“That was a challenge. There was a university team and there was the start of a club team when I was in Newcastle. But in Liverpool there was a very good team. Obviously John Moores University had a team and John Mitchels club, being a team I think anyone in GAA circles would know.

“They were fantastic to me and really good guys. Actually a really nice setup, one of the finest pitches I’ve played on over there. They were nice to let me train with them and then obviously come back and play with Portlaoise.”

Tomas Quinn and Brian Glynn St Vincent's Tomas Quinn and Brian Glynn of Portaoise in opposition in 2014. Source: James Crombie/INPHO

Those club journeys through the autumn and adventures around Leinster with Portlaoise as a campaign drew to a close, meant a desire to compete stayed with Glynn.

“When you’re involved in those kind of environments and those sporting fields, you do have little bit of an itch. It’s different being a physio and you can never get those years back playing, so that’s probably what I appreciate the most now is yes I’ve had a little bit away from my game, I’m just enjoying being back and just playing football.

“I’ve invested a lot in my career up to this point and it’s just nice to enjoy the other side of it, that social and sport side of it. That’s always been important to me.”

Last October he moved back to Ireland for good. He started working in Aut Even hospital in Kilkenny and juggles that with a role in Compass Physio in Castlecomer, run by a couple of friends of his.

They operate in the same profession and have been at the coalface of the same sport, but Glynn had not crossed paths with John Sugrue the physio or football coach.

He knew of the Kerry native’s background though and his GAA reputation. When the Renard man made contact at the end of 2017, Glynn jumped at the chance, even if it stirred up contrast of emotions at the task ahead of him.

John Sugrue with his son Conor Laois football boss John Sugrue. Source: Laszlo Geczo/INPHO

“I still remember the call, it was fantastic. I really was excited and I was just grateful to get the call and a little bit of trepidation and sort of wondering how I would cope, because I didn’t play football at all last year.

“That was the one year that I didn’t play. So, yes you’d play for seven years over and back but there was always a little bit of nervousness.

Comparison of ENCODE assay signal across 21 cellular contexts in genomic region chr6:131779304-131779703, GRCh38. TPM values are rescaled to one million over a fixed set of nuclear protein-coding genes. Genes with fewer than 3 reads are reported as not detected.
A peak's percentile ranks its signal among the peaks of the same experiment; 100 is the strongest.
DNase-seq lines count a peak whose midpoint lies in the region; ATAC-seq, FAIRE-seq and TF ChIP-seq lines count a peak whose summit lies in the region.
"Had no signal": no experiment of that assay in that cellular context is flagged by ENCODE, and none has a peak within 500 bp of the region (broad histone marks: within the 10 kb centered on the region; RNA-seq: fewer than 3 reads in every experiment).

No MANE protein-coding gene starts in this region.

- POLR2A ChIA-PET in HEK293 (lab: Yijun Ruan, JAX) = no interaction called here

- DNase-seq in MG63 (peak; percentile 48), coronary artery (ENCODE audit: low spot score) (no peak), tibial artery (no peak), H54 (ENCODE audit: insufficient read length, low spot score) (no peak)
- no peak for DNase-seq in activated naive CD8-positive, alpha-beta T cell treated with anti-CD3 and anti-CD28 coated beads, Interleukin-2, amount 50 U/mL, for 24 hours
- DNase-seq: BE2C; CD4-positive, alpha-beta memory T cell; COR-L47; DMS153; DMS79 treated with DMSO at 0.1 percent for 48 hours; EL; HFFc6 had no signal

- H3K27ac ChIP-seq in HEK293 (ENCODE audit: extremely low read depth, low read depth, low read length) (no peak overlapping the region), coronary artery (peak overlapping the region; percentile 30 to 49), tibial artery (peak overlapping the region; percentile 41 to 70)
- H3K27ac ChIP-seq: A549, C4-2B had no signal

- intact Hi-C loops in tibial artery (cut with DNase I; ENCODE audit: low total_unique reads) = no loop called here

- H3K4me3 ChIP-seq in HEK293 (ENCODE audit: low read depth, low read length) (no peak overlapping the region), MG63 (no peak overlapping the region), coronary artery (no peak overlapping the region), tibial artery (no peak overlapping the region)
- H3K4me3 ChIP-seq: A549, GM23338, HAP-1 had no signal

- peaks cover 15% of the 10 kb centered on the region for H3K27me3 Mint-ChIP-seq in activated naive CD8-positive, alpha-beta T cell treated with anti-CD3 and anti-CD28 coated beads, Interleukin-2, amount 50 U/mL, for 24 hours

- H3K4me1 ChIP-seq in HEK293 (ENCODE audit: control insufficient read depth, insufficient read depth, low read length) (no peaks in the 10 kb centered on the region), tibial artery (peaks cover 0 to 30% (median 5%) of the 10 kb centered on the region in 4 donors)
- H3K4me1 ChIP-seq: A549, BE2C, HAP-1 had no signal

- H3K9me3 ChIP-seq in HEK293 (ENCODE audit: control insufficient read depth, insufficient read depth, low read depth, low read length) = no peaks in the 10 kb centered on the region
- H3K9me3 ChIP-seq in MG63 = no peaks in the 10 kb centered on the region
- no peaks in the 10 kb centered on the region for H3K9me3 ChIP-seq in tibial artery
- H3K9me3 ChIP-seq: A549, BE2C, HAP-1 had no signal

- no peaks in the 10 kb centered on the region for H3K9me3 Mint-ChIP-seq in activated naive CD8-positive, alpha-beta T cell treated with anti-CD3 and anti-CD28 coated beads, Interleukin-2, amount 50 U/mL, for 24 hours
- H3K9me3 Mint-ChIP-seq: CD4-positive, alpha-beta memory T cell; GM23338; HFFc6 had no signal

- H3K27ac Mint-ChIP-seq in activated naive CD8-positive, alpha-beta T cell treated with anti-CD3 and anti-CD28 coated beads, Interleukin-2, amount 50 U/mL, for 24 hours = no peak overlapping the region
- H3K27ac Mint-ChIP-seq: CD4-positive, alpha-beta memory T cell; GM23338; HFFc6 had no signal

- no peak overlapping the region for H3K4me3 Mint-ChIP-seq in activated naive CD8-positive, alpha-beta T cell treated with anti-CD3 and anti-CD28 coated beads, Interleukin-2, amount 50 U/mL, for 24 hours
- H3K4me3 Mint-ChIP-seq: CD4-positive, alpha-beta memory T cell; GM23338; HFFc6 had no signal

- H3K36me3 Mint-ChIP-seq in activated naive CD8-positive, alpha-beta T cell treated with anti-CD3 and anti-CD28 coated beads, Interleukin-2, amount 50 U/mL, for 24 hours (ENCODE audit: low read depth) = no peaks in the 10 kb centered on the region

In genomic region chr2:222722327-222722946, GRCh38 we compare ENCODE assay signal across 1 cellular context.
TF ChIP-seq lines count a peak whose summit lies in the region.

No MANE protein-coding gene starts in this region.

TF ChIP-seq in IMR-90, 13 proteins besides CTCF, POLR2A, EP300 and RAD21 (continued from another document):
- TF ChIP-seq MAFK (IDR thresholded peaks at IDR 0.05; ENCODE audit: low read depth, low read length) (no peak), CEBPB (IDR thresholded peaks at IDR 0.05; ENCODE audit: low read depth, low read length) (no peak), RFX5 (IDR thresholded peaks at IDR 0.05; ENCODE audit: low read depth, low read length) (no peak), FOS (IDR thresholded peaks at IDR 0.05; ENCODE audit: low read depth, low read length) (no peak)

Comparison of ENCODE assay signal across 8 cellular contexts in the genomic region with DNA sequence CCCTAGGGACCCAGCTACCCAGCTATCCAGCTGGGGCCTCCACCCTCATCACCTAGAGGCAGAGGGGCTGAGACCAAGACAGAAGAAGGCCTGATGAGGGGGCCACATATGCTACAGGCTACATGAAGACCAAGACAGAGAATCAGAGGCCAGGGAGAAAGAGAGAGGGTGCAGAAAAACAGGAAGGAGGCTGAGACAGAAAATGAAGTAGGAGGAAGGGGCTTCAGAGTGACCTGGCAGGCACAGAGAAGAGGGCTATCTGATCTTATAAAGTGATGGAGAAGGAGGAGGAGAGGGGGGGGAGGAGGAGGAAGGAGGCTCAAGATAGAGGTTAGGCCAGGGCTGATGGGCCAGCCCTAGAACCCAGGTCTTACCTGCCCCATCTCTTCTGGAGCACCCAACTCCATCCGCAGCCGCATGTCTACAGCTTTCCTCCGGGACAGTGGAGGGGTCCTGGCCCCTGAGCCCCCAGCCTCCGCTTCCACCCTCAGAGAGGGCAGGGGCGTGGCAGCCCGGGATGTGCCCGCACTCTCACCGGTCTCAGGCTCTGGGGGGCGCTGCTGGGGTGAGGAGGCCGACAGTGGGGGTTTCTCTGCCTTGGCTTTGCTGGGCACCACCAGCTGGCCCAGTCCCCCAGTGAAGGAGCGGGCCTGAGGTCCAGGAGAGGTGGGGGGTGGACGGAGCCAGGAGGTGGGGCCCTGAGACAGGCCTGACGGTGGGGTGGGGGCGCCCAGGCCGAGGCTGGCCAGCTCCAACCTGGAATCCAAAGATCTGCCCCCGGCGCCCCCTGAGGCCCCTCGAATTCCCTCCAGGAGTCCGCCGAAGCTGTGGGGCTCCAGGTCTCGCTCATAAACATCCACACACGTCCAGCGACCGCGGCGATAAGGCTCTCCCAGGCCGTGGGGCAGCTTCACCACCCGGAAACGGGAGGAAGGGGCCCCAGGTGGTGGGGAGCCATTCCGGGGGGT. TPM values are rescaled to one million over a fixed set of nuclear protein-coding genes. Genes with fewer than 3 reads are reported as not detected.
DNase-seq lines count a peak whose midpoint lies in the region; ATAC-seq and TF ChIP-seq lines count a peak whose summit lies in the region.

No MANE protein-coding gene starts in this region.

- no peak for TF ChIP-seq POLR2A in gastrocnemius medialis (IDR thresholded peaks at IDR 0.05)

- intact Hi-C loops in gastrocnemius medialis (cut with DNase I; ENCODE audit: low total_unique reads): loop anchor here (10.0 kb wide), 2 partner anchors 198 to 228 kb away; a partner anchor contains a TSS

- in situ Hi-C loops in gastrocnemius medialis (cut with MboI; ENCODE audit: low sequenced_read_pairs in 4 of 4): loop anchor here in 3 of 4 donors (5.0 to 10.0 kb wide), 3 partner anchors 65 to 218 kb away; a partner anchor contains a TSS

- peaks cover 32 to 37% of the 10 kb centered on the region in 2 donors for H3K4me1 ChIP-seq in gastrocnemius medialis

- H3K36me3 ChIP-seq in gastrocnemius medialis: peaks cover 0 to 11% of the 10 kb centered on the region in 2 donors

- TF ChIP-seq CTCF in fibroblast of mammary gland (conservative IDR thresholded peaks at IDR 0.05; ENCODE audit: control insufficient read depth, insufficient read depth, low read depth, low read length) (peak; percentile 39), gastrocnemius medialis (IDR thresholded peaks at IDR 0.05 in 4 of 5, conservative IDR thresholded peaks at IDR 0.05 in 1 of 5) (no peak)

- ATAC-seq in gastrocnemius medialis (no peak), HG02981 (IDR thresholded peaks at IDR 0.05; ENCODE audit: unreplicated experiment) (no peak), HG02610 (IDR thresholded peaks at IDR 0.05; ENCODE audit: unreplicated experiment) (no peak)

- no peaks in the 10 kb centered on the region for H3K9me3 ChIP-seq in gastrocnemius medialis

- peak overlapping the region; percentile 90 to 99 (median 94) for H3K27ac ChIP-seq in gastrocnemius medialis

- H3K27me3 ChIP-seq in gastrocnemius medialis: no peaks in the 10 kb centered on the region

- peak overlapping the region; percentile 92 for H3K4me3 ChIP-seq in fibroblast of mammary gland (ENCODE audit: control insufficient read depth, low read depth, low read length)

“But I knew that the challenges we discussed of not being in and around the team and I knew that if I could get into a setup where I was playing football regularly, that at least you would give yourself a chance and that would help.

“I’m really grateful for the management team to give me a call and ask me would I come in and see how I would get on initially and touch wood it has been great and I’ve really enjoyed it up to now.”

Brian Glynn and Ciaran Moran Brian Glynn in action for Laois against Carlow in March. Source: Laszlo Geczo/INPHO

His timing could not have been better. Laois started out in the basement of the league but had climbed up to the third tier at the conclusion of spring. They built up some momentum in Leinster and have bagged three championship wins. Glynn was sprung from the bench in the second half of the semi-final against Carlow and now a final awaits.

It’s not his first date in a decider with Dublin. He numbered John O’Loughlin and Donie Kingston amongst his team-mates that day in April 2009.

Jonny Cooper, Cian O’Sullivan and Dean Rock were amongst his opponents as the Dublin U21’s were three points too good at the final whistle in Portlaoise.

Brian Glynn of Laois claims midfield ball Brian Glynn (right) in action against Dublin in the 2009 Leinster U21 final. Source: Donall Farmer/INPHO

Next Sunday is a renewal of acquaintances then in Croke Park. If the U21 grade is typically viewed as an instant springboard to the senior stage, Glynn has had to be patient.

The years in England fostered a sense of appreciation of home and having a front-row seat for Leinster final preparations is deeply appreciated.

“Personally for me, my family are all from Laois and when you put on that jersey, you’re representing the area and you want to do that to the best of your ability.

“That’s very important for yourself as an individual and your family. Dublin are a fantastic team and I think get all the accolades and because they certainly appear to be role models both on and off the field and carry themselves very well.

“I know our group, we’ve just got to try and make people proud in Laois, continue to try and almost be role models for Laois people as well.

“The media and the other people will certainly rightly give the calls to Dublin. I think we can only just strive to pursue that and go after that sort of ethos as well.”